Allergic reactions are caused by hypersensitivities to an otherwise benign substance. Allergic reactions can be triggered by almost anything, and two of the most prevalent forms of allergies include seasonal allergies and food allergies. It is estimated that one out of every 13, or 8 percent of American children suffer with food allergies and this number is on the rise. Some of these children have multiple food allergies and 39 percent of them have an allergy that is so severe, that it is considered life threatening.
Urban vs. Rural Allergic Reactions
Previous studies have found that people living in urban areas as opposed to rural areas, have a higher likelihood of developing allergic reactions and allergic conditions such as eczema, asthma and seasonal allergic rhinitis. In addition, the results from a new study that will be published in the July issue of Clinical Pediatrics, suggest that city living increases the likelihood for food allergies in children.
The study was conducted by Ruchi Gupta, M.D., an assistant professor of pediatrics at Northwestern University Feinberg School of Medicine and a physician at the Ann & Robert H. Lurie Childrens Hospital of Chicago, and his colleagues. The researchers analyzed 38,465 children under the age of 18, living in urban centers, metropolitan cities, urban outskirts, suburban areas, small towns and rural areas. To ensure accurate results, they controlled for race, ethnicity, gender, age and household income.
The researchers found that nearly 10 percent of children living in urban centers had food allergies, while only 6.2 percent of children living in urban areas suffered from allergic reactions to food. They also found that urban children were twice as likely to be allergic to peanuts and three times as likely to be allergic to shellfish as the rural living children. Of all of the states, Florida, Georgia, Nevada, Alaska, New Jersey, Delaware, Maryland and the District of Columbia, had the highest percent of children with food allergies. We have found for the first time that higher population density corresponds with a greater likelihood of food allergies in children, said Gupta.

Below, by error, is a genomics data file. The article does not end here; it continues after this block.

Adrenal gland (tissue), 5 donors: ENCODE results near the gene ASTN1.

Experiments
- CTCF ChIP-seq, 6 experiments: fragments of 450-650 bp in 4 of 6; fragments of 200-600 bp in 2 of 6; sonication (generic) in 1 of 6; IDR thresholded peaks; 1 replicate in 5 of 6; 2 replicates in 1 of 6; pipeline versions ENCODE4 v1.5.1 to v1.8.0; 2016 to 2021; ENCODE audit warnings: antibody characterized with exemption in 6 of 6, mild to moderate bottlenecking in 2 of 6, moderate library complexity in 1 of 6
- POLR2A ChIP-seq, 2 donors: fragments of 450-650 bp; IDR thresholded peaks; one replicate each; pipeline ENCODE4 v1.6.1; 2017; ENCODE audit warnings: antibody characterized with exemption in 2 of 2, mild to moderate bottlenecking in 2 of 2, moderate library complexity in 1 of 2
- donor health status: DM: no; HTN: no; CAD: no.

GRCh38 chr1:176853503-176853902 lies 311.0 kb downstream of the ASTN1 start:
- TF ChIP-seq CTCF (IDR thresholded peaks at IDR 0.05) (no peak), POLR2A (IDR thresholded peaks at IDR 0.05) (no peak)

Much Different Than Seasonal Allergies
The exact reason why city living increases ones susceptibility to allergies is unknown; however one hypothesis is that the overabundance of pollutants in urban areas may trigger the allergic reactions. Another hypothesis is that infants who grow up in rural areas are exposed to certain bacteria that help to protect them from developing hypersensitivities to allergens.
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Unfortunately, there is no permanent cure for food allergies offered by mainstream medicine and although scientists have many theories, including this most recent city living hypothesis, they have no definitive explanation as to what makes people develop allergic reactions to otherwise harmless substances. This shows that environment has an impact on developing food allergies. Similar trends have been seen for related conditions like asthma. The big question is what in the environment is triggering them? A better understanding of environmental factors will help us with prevention efforts, says Gupta.
Although this study is insightful, packing up and moving to the suburbs is not a practical solution for most. While more research is being done, you may want to consider seeking the council of a preventative medicine practitioner, such as a naturopathic doctor, in order to address allergic reactions without the use of harmful drugs.